Nate Fick is CEO of the cybersecurity software company Endgame, and a Marine Corps veteran of Afghanistan and Iraq. He is the author of “One Bullet Away: The Making of a Marine Officer.”
A catastrophic data breach. Russian complicity. Blundering institutions. Distrust of government. Reading Edward Jay Epstein’s gripping and devastatingly even-handed account of Edward Snowden, “How America Lost Its Secrets,” provides a Faulknerian reminder, during these days ringing with the same themes, that “the past is never dead. It’s not even past.”
Epstein’s revelations hit hard and don’t stop. Snowden could not have acted alone, since he didn’t have access to the secret compartments from which he took the most sensitive documents. Vladimir Putin personally authorized Snowden’s exfiltration from Hong Kong to Moscow. Snowden turned over to journalists only 58,000 of the 1.7 million documents he “touched,” the vast bulk of which had nothing to do with domestic surveillance but rather covered America’s overseas spy network, including its most sensitive sources and methods.
Epstein struggles to paint a factual portrait of Snowden without it feeling like an ad hominem attack: high school dropout, described by a classmate as having a high-pitched voice, liking the Magic card game, playing fantasy video games, owning two cats and using the online moniker Wolfking Awesomefox. Snowden washed out of Army training in 2004, worked briefly as a security guard at the University of Maryland and then got a job as, of all things, a CIA telecommunications support officer. Two years later, he received an unfavorable evaluation from his superior and was forced to resign. He then went to work for Dell as a National Security Agency contractor in 2009. As a system administrator, he had both the privileges to access vast amounts of data and the mandate to transfer it to backup servers — the perfect cover for a whistleblower or a spy.
On June 9, 2013, a video of Snowden was posted on the website of the Guardian. Shot in a Hong Kong hotel room, the disclosure begins with “My name is Ed Snowden,” and goes on to detail how the NSA was spying on U.S. citizens. Snowden comes across as calm, compelling and articulate. Overnight, he became a global celebrity and, to much of the world (including many Americans), the lead standard-bearer for data privacy and personal freedom in the digital age.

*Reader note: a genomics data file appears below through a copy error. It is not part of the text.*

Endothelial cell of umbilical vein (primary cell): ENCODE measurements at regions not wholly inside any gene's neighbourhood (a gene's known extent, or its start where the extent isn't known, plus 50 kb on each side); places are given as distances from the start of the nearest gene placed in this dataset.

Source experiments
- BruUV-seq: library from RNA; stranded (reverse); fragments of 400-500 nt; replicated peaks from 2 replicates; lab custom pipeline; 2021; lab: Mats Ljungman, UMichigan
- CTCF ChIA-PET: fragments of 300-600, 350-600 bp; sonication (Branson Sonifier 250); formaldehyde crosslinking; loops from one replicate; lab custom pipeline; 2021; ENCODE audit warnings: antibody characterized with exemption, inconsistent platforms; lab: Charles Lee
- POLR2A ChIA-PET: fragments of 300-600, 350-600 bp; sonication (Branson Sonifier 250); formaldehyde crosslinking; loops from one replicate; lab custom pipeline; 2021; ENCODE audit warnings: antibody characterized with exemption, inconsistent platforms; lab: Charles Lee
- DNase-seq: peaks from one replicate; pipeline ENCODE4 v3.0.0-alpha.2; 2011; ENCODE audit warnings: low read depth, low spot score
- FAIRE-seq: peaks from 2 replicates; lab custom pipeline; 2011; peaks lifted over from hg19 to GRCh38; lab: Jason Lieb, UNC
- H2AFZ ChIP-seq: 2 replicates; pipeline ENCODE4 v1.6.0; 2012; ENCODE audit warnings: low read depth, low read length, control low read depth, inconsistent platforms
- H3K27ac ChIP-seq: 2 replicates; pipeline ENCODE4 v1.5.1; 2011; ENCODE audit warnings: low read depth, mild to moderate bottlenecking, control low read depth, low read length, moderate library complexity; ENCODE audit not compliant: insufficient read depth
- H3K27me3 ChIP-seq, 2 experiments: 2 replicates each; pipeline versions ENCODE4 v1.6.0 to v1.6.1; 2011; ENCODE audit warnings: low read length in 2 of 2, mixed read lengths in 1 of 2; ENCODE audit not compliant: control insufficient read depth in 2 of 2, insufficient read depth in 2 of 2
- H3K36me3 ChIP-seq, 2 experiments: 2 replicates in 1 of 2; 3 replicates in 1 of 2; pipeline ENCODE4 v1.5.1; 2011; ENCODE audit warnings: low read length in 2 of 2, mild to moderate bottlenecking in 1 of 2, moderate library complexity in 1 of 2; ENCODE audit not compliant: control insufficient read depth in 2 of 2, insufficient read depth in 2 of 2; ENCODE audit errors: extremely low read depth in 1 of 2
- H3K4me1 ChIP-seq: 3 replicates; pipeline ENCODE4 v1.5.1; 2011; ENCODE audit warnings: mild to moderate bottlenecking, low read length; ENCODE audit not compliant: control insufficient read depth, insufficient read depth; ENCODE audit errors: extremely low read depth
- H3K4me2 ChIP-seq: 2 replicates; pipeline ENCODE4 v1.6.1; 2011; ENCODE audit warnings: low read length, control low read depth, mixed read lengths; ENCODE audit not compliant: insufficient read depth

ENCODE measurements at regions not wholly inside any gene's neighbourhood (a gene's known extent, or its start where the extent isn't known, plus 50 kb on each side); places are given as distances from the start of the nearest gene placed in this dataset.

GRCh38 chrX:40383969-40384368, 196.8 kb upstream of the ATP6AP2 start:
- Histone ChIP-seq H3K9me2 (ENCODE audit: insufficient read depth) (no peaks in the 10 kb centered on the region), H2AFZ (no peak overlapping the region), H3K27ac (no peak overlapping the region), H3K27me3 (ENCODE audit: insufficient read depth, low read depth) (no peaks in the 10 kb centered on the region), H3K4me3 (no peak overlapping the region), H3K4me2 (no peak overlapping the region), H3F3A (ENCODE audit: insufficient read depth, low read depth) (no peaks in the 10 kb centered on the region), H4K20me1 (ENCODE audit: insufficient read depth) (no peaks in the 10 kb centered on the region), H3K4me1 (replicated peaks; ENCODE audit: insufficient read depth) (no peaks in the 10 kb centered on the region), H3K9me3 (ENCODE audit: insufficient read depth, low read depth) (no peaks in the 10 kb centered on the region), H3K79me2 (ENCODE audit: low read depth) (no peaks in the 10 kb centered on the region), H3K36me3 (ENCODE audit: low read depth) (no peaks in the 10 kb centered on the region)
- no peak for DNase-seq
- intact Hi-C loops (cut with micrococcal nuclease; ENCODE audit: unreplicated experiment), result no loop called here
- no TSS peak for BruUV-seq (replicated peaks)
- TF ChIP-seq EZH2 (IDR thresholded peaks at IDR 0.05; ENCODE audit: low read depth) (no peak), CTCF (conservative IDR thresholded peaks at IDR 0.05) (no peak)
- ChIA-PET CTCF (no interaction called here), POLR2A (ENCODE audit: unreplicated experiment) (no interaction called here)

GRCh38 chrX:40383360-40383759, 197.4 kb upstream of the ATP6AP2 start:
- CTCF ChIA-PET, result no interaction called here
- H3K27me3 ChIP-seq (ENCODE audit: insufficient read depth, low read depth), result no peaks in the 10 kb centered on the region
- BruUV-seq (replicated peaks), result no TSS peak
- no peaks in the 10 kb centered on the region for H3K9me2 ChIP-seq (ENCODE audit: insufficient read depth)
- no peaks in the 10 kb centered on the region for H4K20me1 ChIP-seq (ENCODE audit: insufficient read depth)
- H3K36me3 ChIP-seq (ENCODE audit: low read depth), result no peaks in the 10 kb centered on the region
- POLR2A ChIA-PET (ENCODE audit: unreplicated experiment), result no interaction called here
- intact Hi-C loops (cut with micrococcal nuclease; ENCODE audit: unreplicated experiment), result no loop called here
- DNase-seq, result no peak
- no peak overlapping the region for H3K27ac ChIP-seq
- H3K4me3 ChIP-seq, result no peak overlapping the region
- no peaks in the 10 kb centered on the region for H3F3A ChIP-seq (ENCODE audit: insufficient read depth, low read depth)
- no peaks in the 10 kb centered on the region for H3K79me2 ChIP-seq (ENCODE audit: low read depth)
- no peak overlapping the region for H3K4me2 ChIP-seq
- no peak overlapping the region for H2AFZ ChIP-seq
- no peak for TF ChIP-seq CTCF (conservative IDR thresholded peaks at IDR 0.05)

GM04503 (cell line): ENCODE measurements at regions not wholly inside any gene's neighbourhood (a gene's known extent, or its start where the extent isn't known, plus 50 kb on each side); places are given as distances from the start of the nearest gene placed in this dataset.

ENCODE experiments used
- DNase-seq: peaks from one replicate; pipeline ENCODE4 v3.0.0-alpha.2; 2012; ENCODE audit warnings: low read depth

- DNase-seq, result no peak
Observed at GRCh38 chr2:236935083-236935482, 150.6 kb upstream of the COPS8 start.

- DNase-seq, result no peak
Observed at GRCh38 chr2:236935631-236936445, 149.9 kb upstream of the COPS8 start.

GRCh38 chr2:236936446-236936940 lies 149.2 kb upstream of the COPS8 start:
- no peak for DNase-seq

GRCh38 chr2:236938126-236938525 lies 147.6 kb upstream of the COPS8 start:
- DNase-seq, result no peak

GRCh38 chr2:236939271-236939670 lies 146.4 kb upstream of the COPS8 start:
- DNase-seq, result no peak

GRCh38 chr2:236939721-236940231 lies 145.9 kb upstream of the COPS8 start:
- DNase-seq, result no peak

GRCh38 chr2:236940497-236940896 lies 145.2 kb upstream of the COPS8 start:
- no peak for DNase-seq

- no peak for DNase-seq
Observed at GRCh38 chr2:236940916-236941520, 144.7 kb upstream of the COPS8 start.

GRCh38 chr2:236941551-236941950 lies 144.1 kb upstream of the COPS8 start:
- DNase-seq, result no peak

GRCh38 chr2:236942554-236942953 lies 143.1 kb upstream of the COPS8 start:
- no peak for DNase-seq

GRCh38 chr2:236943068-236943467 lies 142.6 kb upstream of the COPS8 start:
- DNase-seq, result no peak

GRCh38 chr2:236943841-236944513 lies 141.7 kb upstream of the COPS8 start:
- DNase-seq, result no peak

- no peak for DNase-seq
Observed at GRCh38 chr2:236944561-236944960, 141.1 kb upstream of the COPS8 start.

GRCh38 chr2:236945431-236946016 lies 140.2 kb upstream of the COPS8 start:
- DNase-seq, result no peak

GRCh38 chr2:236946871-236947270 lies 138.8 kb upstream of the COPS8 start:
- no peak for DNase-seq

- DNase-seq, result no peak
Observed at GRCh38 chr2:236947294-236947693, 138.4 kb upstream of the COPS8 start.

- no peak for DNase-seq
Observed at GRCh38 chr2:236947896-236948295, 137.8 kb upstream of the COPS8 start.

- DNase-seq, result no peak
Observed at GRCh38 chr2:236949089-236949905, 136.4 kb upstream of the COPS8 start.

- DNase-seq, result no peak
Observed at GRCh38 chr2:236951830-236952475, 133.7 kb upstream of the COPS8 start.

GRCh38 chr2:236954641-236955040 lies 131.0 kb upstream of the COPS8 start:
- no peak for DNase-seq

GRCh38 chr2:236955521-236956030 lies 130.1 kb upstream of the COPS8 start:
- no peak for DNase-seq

Most of the public debate since that summer has been over whether Snowden is a hero or a traitor, a whistleblower or a spy. Epstein’s answer is both — but more spy than whistleblower. And the case he builds, especially in light of disclosures since the U.S. election in November, is damning.
Since 9/11, the United States has changed in so many ways that it is already hard to remember the world where we could carry water bottles through airport security and where small-town police departments didn’t look like armored cavalry units. But changes like these are only the visible tip of a much bigger, and largely digital, iceberg. In some ways, Snowden’s disclosures of NSA surveillance, including a warrant issued under the Federal Intelligence Surveillance Act ordering Verizon to turn over all its billing records for 90 days to the NSA, and details of an Internet-monitoring program code-named PRISM, were beneficial. As Epstein writes, the disclosures “accomplished a salutary service in alerting both the public and government to the potential danger of a surveillance leviathan” and “revealed a bureaucratic mission creep that badly needed to be brought under closer oversight by Congress.”
What Snowden exposed, however, wasn’t a rogue operation. It was a series of programs authorized by presidents of both parties and Congress, and approved by no fewer than 15 federal judges. Epstein cites the current NSA director, Adm. Mike Rogers, and numerous others, including former NSA directors Mike McConnell, Michael Hayden and Keith Alexander, and former CIA acting director Michael Morell, laying out the crippling effects of Snowden’s revelations: “lost capability,” “impact on our ability to do our mission for the next twenty to thirty years,” “sources dried up; tactics were changed.” Sen. Dianne Feinstein (D-Calif.), chairman of the Senate Intelligence Committee, concluded, “I think it’s an act of treason.”